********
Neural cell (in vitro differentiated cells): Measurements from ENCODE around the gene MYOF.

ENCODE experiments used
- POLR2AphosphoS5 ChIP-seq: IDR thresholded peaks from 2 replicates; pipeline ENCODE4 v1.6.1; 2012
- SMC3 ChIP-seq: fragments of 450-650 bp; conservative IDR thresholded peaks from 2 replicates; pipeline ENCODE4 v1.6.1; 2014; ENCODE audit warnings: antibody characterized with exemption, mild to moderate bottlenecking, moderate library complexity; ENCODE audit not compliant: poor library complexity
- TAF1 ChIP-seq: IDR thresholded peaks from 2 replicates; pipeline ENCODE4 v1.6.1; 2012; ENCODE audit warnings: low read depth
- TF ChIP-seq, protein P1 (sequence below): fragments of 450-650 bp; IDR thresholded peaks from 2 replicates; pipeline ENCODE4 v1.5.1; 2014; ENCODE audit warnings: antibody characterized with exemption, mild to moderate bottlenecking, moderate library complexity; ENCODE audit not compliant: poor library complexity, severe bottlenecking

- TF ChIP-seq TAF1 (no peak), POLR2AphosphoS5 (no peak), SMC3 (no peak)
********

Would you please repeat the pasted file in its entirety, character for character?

Neural cell (in vitro differentiated cells): Measurements from ENCODE around the gene MYOF.

ENCODE experiments used
- POLR2AphosphoS5 ChIP-seq: IDR thresholded peaks from 2 replicates; pipeline ENCODE4 v1.6.1; 2012
- SMC3 ChIP-seq: fragments of 450-650 bp; conservative IDR thresholded peaks from 2 replicates; pipeline ENCODE4 v1.6.1; 2014; ENCODE audit warnings: antibody characterized with exemption, mild to moderate bottlenecking, moderate library complexity; ENCODE audit not compliant: poor library complexity
- TAF1 ChIP-seq: IDR thresholded peaks from 2 replicates; pipeline ENCODE4 v1.6.1; 2012; ENCODE audit warnings: low read depth
- TF ChIP-seq, protein P1 (sequence below): fragments of 450-650 bp; IDR thresholded peaks from 2 replicates; pipeline ENCODE4 v1.5.1; 2014; ENCODE audit warnings: antibody characterized with exemption, mild to moderate bottlenecking, moderate library complexity; ENCODE audit not compliant: poor library complexity, severe bottlenecking

- TF ChIP-seq TAF1 (no peak), POLR2AphosphoS5 (no peak), SMC3 (no peak)